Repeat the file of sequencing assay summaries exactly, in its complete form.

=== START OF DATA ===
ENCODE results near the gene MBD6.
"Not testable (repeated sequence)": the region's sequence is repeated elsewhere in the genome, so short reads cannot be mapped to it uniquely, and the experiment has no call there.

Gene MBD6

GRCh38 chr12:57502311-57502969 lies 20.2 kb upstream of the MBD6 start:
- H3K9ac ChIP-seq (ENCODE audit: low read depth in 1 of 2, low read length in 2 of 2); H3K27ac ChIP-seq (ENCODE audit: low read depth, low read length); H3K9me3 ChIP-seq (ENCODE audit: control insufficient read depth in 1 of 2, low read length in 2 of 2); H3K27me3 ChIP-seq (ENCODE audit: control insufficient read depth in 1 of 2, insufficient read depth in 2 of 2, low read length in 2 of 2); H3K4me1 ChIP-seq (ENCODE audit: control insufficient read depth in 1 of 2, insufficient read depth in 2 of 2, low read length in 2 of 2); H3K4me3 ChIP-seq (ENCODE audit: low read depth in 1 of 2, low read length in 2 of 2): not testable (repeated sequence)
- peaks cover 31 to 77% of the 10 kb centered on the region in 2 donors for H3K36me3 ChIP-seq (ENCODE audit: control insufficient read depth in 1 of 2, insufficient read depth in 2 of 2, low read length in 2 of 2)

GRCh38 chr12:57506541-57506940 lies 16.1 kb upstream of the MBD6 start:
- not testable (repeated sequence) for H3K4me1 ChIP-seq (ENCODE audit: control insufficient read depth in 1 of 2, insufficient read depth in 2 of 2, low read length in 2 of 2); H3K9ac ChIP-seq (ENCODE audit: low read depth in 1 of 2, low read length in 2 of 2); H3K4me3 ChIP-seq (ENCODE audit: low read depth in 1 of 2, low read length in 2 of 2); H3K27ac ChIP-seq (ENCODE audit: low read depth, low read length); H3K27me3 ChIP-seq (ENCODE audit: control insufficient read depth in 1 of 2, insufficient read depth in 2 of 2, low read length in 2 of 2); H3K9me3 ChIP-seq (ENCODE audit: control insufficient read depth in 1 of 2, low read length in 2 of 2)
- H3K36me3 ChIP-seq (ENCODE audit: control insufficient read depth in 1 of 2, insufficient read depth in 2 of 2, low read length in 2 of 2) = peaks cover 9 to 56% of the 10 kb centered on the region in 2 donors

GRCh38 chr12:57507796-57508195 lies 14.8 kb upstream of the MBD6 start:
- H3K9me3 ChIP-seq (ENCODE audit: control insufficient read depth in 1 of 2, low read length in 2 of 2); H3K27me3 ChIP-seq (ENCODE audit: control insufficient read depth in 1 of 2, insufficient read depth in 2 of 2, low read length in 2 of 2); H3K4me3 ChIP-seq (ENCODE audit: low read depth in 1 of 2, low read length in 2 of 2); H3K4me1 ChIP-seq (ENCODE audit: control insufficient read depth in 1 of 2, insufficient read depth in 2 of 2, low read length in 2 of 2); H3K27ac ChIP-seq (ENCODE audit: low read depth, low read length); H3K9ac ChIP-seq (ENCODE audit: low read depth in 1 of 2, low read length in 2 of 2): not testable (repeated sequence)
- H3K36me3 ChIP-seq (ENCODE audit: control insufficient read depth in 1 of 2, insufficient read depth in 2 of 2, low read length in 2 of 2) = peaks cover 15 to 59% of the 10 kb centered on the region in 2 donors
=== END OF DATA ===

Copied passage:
ENCODE results near the gene MBD6.
"Not testable (repeated sequence)": the region's sequence is repeated elsewhere in the genome, so short reads cannot be mapped to it uniquely, and the experiment has no call there.

Gene MBD6

GRCh38 chr12:57502311-57502969 lies 20.2 kb upstream of the MBD6 start:
- H3K9ac ChIP-seq (ENCODE audit: low read depth in 1 of 2, low read length in 2 of 2); H3K27ac ChIP-seq (ENCODE audit: low read depth, low read length); H3K9me3 ChIP-seq (ENCODE audit: control insufficient read depth in 1 of 2, low read length in 2 of 2); H3K27me3 ChIP-seq (ENCODE audit: control insufficient read depth in 1 of 2, insufficient read depth in 2 of 2, low read length in 2 of 2); H3K4me1 ChIP-seq (ENCODE audit: control insufficient read depth in 1 of 2, insufficient read depth in 2 of 2, low read length in 2 of 2); H3K4me3 ChIP-seq (ENCODE audit: low read depth in 1 of 2, low read length in 2 of 2): not testable (repeated sequence)
- peaks cover 31 to 77% of the 10 kb centered on the region in 2 donors for H3K36me3 ChIP-seq (ENCODE audit: control insufficient read depth in 1 of 2, insufficient read depth in 2 of 2, low read length in 2 of 2)

GRCh38 chr12:57506541-57506940 lies 16.1 kb upstream of the MBD6 start:
- not testable (repeated sequence) for H3K4me1 ChIP-seq (ENCODE audit: control insufficient read depth in 1 of 2, insufficient read depth in 2 of 2, low read length in 2 of 2); H3K9ac ChIP-seq (ENCODE audit: low read depth in 1 of 2, low read length in 2 of 2); H3K4me3 ChIP-seq (ENCODE audit: low read depth in 1 of 2, low read length in 2 of 2); H3K27ac ChIP-seq (ENCODE audit: low read depth, low read length); H3K27me3 ChIP-seq (ENCODE audit: control insufficient read depth in 1 of 2, insufficient read depth in 2 of 2, low read length in 2 of 2); H3K9me3 ChIP-seq (ENCODE audit: control insufficient read depth in 1 of 2, low read length in 2 of 2)
- H3K36me3 ChIP-seq (ENCODE audit: control insufficient read depth in 1 of 2, insufficient read depth in 2 of 2, low read length in 2 of 2) = peaks cover 9 to 56% of the 10 kb centered on the region in 2 donors

GRCh38 chr12:57507796-57508195 lies 14.8 kb upstream of the MBD6 start:
- H3K9me3 ChIP-seq (ENCODE audit: control insufficient read depth in 1 of 2, low read length in 2 of 2); H3K27me3 ChIP-seq (ENCODE audit: control insufficient read depth in 1 of 2, insufficient read depth in 2 of 2, low read length in 2 of 2); H3K4me3 ChIP-seq (ENCODE audit: low read depth in 1 of 2, low read length in 2 of 2); H3K4me1 ChIP-seq (ENCODE audit: control insufficient read depth in 1 of 2, insufficient read depth in 2 of 2, low read length in 2 of 2); H3K27ac ChIP-seq (ENCODE audit: low read depth, low read length); H3K9ac ChIP-seq (ENCODE audit: low read depth in 1 of 2, low read length in 2 of 2): not testable (repeated sequence)
- H3K36me3 ChIP-seq (ENCODE audit: control insufficient read depth in 1 of 2, insufficient read depth in 2 of 2, low read length in 2 of 2) = peaks cover 15 to 59% of the 10 kb centered on the region in 2 donors